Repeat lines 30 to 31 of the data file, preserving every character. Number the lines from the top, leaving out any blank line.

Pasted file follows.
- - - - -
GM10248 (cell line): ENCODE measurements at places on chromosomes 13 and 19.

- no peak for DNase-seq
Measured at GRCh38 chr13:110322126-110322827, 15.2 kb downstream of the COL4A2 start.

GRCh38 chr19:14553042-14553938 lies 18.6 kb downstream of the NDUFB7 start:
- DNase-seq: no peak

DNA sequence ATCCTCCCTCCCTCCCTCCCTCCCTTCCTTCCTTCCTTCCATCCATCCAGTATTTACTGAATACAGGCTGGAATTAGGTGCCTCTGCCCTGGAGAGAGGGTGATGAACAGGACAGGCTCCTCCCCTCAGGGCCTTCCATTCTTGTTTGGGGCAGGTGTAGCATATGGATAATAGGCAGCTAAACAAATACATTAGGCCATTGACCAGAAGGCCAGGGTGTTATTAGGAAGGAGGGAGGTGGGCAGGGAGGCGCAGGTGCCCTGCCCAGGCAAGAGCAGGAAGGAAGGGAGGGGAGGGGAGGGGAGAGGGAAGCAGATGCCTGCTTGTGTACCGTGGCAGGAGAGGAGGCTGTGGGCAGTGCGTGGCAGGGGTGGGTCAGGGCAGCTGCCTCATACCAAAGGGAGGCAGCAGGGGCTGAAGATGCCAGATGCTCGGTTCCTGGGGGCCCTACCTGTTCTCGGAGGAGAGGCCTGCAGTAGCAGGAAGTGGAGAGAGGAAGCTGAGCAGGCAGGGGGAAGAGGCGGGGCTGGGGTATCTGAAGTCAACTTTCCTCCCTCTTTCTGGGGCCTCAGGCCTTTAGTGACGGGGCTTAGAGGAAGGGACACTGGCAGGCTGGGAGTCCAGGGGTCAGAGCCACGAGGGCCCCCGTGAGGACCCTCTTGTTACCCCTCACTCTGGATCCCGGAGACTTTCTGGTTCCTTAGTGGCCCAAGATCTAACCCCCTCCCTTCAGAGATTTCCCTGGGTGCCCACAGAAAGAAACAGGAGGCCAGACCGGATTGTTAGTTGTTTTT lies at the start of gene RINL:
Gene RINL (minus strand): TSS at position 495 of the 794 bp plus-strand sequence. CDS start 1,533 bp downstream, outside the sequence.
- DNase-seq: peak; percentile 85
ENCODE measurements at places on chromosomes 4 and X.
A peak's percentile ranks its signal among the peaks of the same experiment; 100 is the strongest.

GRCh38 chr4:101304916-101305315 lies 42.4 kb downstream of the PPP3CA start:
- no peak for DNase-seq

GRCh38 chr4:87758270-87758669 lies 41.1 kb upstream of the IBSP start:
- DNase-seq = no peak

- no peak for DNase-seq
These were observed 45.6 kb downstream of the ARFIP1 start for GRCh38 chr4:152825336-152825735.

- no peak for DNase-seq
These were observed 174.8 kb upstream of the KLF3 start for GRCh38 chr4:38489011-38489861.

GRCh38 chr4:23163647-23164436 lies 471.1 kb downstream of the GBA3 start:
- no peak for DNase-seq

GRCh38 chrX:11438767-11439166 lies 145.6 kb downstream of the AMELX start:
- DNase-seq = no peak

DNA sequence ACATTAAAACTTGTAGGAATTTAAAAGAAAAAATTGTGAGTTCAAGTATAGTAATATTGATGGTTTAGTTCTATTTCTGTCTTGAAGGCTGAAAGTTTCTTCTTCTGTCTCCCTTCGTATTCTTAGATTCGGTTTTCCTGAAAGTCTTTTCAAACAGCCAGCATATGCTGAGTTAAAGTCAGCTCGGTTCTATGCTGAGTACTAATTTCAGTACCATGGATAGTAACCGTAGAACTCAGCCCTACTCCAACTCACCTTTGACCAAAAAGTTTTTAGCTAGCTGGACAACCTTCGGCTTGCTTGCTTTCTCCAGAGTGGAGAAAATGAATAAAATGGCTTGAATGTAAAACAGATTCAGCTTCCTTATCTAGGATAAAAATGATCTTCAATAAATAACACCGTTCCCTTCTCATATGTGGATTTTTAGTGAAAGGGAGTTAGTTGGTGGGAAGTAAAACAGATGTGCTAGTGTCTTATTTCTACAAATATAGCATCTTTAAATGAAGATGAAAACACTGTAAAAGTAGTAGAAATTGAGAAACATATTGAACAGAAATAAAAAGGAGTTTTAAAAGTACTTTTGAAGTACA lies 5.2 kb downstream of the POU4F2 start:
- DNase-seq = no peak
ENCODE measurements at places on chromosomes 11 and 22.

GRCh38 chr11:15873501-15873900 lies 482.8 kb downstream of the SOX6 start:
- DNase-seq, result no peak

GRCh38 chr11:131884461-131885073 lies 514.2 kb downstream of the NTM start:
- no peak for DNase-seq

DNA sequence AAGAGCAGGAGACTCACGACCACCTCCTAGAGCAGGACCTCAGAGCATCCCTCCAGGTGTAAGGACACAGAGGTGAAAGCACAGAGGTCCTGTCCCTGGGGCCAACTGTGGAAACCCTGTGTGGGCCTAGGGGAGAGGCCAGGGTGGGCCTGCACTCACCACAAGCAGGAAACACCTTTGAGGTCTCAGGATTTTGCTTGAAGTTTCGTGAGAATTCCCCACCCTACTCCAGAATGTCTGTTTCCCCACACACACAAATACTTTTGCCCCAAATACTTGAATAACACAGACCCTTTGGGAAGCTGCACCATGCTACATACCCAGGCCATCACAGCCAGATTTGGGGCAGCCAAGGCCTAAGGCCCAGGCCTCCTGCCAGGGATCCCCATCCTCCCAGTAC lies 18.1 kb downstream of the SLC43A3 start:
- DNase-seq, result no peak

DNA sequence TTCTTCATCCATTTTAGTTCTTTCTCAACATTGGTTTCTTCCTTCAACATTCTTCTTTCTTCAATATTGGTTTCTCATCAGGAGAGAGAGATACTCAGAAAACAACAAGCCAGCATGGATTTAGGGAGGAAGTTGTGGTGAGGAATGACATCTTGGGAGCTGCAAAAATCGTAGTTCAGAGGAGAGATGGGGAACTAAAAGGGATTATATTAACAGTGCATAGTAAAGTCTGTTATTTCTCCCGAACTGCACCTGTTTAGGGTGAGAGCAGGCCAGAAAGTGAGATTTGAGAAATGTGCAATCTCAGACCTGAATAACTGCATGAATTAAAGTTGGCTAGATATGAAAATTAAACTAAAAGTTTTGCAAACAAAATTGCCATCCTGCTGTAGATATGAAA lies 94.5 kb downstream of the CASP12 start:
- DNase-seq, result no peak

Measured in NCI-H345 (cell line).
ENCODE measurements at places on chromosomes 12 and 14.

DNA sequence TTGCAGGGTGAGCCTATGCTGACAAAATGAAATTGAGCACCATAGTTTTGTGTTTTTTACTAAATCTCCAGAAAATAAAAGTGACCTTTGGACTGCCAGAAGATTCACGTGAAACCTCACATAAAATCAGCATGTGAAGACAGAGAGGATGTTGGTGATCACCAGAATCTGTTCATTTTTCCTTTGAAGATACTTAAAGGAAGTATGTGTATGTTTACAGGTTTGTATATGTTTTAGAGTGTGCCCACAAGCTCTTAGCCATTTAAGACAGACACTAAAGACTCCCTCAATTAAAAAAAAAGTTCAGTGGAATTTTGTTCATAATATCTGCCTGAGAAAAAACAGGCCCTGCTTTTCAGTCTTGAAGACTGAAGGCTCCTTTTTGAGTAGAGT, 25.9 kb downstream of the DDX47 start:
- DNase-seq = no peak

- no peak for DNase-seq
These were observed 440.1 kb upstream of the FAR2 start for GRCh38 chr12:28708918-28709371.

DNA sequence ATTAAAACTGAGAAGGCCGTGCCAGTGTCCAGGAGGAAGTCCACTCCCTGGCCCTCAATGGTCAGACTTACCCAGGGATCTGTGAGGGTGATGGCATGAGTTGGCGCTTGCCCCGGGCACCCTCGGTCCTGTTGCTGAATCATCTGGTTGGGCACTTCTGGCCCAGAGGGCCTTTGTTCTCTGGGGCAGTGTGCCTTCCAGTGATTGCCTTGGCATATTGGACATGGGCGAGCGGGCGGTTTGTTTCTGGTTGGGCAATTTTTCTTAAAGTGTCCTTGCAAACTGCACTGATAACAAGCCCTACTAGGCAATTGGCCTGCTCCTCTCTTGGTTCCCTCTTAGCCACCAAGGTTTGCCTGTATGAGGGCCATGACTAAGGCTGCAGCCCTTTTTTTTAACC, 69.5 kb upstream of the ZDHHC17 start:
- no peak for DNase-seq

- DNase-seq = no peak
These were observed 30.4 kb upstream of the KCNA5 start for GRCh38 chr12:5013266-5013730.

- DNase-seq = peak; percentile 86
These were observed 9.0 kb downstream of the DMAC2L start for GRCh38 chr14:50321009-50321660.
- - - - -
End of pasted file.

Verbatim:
DNA sequence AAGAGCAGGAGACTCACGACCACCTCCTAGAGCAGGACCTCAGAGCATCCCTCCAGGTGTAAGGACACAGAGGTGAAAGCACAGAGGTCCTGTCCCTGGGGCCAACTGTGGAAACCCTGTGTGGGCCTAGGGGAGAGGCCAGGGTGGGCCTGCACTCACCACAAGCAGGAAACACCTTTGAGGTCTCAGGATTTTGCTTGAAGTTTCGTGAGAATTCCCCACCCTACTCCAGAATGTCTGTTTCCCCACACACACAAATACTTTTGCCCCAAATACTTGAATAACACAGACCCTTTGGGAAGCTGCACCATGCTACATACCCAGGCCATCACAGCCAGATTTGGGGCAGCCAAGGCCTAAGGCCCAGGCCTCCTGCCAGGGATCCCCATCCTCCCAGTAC lies 18.1 kb downstream of the SLC43A3 start:
- DNase-seq, result no peak